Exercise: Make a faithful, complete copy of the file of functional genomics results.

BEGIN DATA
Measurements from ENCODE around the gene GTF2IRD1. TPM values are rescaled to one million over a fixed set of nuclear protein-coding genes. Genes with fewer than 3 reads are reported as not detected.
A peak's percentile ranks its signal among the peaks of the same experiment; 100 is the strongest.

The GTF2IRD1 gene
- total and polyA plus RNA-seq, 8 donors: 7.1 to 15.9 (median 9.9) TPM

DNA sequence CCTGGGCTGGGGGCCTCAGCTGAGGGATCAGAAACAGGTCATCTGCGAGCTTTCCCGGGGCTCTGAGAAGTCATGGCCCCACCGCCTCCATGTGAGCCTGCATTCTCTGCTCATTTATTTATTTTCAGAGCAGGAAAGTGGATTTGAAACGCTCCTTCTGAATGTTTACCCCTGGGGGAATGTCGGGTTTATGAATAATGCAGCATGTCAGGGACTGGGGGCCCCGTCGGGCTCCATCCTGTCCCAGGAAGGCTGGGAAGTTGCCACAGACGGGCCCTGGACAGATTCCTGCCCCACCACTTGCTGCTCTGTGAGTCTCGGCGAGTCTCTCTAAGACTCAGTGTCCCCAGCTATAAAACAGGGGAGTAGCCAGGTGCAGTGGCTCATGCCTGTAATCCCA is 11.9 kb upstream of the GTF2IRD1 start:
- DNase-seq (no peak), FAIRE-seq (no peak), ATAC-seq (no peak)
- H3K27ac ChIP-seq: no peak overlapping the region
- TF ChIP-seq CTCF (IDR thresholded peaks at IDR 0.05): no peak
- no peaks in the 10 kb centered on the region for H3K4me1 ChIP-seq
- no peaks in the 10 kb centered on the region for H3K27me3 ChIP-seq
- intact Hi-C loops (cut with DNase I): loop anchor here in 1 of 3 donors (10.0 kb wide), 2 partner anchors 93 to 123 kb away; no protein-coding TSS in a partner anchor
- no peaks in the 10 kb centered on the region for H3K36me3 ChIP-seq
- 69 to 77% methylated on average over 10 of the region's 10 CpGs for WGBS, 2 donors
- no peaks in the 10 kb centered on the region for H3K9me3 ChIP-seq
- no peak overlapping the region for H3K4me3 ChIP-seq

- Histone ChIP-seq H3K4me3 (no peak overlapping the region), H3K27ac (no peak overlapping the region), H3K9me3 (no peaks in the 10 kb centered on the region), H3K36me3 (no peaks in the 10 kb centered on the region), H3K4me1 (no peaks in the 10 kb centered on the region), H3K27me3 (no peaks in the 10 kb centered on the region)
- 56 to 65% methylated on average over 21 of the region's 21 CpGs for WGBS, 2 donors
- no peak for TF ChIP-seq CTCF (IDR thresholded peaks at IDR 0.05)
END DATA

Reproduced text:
Measurements from ENCODE around the gene GTF2IRD1. TPM values are rescaled to one million over a fixed set of nuclear protein-coding genes. Genes with fewer than 3 reads are reported as not detected.
A peak's percentile ranks its signal among the peaks of the same experiment; 100 is the strongest.

The GTF2IRD1 gene
- total and polyA plus RNA-seq, 8 donors: 7.1 to 15.9 (median 9.9) TPM

DNA sequence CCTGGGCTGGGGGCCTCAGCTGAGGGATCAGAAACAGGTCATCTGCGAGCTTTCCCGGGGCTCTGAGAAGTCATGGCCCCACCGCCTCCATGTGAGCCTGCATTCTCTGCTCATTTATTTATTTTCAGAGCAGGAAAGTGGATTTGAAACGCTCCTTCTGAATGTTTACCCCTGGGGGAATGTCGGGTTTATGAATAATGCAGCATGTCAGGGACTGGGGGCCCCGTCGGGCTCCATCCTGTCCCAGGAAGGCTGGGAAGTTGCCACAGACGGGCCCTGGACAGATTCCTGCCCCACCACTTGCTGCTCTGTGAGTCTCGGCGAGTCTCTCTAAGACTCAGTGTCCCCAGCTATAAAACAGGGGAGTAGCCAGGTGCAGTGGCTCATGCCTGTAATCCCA is 11.9 kb upstream of the GTF2IRD1 start:
- DNase-seq (no peak), FAIRE-seq (no peak), ATAC-seq (no peak)
- H3K27ac ChIP-seq: no peak overlapping the region
- TF ChIP-seq CTCF (IDR thresholded peaks at IDR 0.05): no peak
- no peaks in the 10 kb centered on the region for H3K4me1 ChIP-seq
- no peaks in the 10 kb centered on the region for H3K27me3 ChIP-seq
- intact Hi-C loops (cut with DNase I): loop anchor here in 1 of 3 donors (10.0 kb wide), 2 partner anchors 93 to 123 kb away; no protein-coding TSS in a partner anchor
- no peaks in the 10 kb centered on the region for H3K36me3 ChIP-seq
- 69 to 77% methylated on average over 10 of the region's 10 CpGs for WGBS, 2 donors
- no peaks in the 10 kb centered on the region for H3K9me3 ChIP-seq
- no peak overlapping the region for H3K4me3 ChIP-seq

- Histone ChIP-seq H3K4me3 (no peak overlapping the region), H3K27ac (no peak overlapping the region), H3K9me3 (no peaks in the 10 kb centered on the region), H3K36me3 (no peaks in the 10 kb centered on the region), H3K4me1 (no peaks in the 10 kb centered on the region), H3K27me3 (no peaks in the 10 kb centered on the region)
- 56 to 65% methylated on average over 21 of the region's 21 CpGs for WGBS, 2 donors
- no peak for TF ChIP-seq CTCF (IDR thresholded peaks at IDR 0.05)